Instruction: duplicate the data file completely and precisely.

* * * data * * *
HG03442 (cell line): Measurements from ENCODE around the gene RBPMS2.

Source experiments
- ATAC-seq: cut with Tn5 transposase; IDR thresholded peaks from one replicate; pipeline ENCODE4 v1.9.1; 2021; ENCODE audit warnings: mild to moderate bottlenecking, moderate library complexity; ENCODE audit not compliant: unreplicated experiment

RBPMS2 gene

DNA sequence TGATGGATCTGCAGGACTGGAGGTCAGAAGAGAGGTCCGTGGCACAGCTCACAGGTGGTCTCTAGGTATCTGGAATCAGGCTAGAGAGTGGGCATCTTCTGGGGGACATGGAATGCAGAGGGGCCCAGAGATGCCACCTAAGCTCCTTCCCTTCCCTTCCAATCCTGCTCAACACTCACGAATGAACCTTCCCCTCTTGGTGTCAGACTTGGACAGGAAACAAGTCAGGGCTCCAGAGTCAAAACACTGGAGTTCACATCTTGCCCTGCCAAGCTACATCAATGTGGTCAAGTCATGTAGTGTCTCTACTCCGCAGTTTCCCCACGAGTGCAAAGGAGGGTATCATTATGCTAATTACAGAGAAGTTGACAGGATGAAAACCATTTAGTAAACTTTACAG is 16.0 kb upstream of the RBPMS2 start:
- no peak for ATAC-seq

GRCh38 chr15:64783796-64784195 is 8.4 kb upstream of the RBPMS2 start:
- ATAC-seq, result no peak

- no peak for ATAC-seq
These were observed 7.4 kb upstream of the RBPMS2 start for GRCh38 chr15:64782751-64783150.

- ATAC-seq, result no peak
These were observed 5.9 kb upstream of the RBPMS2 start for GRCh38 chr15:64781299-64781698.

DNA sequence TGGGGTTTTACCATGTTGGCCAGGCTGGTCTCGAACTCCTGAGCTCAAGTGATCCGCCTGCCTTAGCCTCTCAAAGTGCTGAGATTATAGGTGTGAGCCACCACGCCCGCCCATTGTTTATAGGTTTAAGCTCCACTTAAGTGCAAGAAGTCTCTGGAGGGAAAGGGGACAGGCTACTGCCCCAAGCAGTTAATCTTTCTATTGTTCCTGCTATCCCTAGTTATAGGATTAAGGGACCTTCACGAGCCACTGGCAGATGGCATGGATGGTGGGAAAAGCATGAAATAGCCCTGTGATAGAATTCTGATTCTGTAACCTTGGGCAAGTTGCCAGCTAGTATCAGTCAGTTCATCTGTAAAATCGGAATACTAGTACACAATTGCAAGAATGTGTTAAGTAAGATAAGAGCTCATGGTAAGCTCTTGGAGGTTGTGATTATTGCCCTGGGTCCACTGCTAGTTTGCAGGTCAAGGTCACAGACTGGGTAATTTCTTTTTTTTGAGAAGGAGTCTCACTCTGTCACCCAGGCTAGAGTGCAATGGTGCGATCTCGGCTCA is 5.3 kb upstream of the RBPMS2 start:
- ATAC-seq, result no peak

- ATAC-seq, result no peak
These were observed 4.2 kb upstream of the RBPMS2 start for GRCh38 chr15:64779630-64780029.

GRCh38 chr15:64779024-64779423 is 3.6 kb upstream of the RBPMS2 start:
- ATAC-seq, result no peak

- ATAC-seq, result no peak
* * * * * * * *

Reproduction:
HG03442 (cell line): Measurements from ENCODE around the gene RBPMS2.

Source experiments
- ATAC-seq: cut with Tn5 transposase; IDR thresholded peaks from one replicate; pipeline ENCODE4 v1.9.1; 2021; ENCODE audit warnings: mild to moderate bottlenecking, moderate library complexity; ENCODE audit not compliant: unreplicated experiment

RBPMS2 gene

DNA sequence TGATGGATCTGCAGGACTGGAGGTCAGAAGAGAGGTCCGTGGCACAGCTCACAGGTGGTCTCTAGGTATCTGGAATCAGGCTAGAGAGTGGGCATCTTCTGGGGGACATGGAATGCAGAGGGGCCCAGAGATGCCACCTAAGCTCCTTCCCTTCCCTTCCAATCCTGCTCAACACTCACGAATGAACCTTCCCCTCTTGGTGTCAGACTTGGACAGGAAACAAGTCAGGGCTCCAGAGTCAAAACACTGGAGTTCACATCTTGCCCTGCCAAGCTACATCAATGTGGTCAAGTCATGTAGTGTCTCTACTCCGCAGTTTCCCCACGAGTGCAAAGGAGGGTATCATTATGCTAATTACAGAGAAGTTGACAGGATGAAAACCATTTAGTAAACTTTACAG is 16.0 kb upstream of the RBPMS2 start:
- no peak for ATAC-seq

GRCh38 chr15:64783796-64784195 is 8.4 kb upstream of the RBPMS2 start:
- ATAC-seq, result no peak

- no peak for ATAC-seq
These were observed 7.4 kb upstream of the RBPMS2 start for GRCh38 chr15:64782751-64783150.

- ATAC-seq, result no peak
These were observed 5.9 kb upstream of the RBPMS2 start for GRCh38 chr15:64781299-64781698.

DNA sequence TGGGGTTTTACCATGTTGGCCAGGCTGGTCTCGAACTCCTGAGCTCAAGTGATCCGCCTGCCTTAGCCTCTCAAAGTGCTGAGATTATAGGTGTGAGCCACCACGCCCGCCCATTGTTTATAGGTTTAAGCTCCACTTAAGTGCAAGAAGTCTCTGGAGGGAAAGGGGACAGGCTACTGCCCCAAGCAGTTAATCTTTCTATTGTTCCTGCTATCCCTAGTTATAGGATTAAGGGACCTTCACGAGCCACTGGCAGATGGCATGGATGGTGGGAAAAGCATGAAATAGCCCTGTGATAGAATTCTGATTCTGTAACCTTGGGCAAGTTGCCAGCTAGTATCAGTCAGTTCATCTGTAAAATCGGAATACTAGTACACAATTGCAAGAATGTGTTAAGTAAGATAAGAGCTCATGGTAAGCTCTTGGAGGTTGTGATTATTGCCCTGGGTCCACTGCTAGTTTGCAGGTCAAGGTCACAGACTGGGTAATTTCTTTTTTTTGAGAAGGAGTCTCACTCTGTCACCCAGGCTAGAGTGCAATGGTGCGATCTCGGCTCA is 5.3 kb upstream of the RBPMS2 start:
- ATAC-seq, result no peak

- ATAC-seq, result no peak
These were observed 4.2 kb upstream of the RBPMS2 start for GRCh38 chr15:64779630-64780029.

GRCh38 chr15:64779024-64779423 is 3.6 kb upstream of the RBPMS2 start:
- ATAC-seq, result no peak

- ATAC-seq, result no peak